|Focus:||RACS Plan mandates compulsory training for those in surgical practice|
|Services:||People & Workplace|
|Industry Focus:||Life Sciences & Healthcare|
Earlier this year, an Expert Advisory Group (EAG) commissioned by the Royal Australasian College of Surgeons (RACS) released the results of its research into cultural issues in surgical practice, revealing widespread "discrimination, bullying and sexual harassment" (DBSH) as significant and persistent problems in medical work environments.
Notably, the EAG's background briefing indicated that past attempts to change workplace culture have focused on victims and perpetrators, but overlooked the influence and significance of the behaviour of observers or bystanders who contribute to maintaining a culture that accepts inappropriate behaviour. Indeed, there is now a commonly acknowledged leadership principle that "the culture of any organisation is shaped by the worst behaviour the leaders are prepared to tolerate" (undated quote, Gruenter & Whitaker).
Following the release of the EAG's final report in September, the RACS released its Action Plan last month, foreshadowing a number of changes and initiatives that will seek to achieve cultural and transformational change in the practice of surgery.
What is the RACS Action Plan?
The RACS has committed to focusing on "cultural leadership, surgical education and complaints management" in its Action Plan, which sets out the details of what will be a comprehensive and systematic approach to reducing the prevalence of DBSH across the industry.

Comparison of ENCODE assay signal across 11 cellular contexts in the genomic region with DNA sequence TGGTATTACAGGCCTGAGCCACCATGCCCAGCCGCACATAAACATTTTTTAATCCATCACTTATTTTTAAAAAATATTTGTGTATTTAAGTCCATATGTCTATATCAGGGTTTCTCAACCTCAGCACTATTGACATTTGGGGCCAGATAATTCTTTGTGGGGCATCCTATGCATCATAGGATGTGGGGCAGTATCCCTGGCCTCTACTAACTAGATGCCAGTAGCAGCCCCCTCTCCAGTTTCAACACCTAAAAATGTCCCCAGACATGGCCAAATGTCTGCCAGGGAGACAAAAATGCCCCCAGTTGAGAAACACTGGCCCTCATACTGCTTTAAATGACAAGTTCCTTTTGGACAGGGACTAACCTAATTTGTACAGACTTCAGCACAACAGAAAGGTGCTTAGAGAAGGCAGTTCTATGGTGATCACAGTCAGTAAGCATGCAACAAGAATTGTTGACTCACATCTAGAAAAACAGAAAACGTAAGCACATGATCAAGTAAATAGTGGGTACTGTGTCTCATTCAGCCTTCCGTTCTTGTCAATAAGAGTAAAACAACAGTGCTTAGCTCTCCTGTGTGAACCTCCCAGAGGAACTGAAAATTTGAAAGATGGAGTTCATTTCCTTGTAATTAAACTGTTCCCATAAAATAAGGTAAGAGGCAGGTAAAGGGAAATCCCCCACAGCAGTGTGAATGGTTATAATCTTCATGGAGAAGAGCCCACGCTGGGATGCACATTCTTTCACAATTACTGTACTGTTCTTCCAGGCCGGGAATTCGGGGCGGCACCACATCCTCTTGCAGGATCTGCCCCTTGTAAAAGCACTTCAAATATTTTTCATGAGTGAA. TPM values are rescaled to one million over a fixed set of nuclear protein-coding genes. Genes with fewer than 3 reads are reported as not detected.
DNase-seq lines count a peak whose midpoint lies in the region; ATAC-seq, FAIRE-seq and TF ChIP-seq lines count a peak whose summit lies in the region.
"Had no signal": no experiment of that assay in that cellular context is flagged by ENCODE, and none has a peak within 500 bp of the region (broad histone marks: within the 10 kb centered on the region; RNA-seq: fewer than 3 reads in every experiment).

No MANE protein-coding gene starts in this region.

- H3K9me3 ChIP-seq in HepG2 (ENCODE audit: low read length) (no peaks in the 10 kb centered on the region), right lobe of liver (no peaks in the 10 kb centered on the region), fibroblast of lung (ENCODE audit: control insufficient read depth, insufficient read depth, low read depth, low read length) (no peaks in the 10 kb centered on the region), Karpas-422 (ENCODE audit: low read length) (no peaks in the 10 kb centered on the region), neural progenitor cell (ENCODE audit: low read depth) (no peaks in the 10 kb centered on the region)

Perhaps one of the most significant elements of the Action Plan is that surgeons will be required to undertake compulsory training as part of a Continuing Professional Development (CPD) program. The training will focus on:
- Promoting awareness and understanding about what constitutes DBSH
- Teaching skills of resilience in maintaining professional behaviour
- Encouraging those who see bad behaviour to "call it out", not simply walk past it
- Promoting organisational change to nurture respect and good behaviour.
Some of the other elements of the Action Plan are briefly summarised in the table below.
How can we help?
DibbsBarker has a team of experts who have extensive experience partnering with organisations in a number of industries to achieve not only baseline compliance, but also transformational cultural change. Our experts look beyond what might be technically required by any given CPD program, tailoring solutions to meet particular needs which might include:
- Reviewing Codes of Conduct, Anti-DBSH policies and complaints resolution procedures
- Training programs for all employees to:
- Outline legal requirements (Anti-DBSH policies, complaints resolution procedures and consequences of breach)
- Clarify the boundaries of 'reasonable management action' and bystander expectations
- Running leadership sessions focused on cultural change and leadership skill development including:
- Courageous conversations and providing effective feedback
- Developing healthy and engaged workplace teams.
This article is intended to provide commentary and general information. It should not be relied upon as legal advice. Formal legal advice should be sought in particular transactions or on matters of interest arising from this article. Authors listed may not be admitted in all states and territories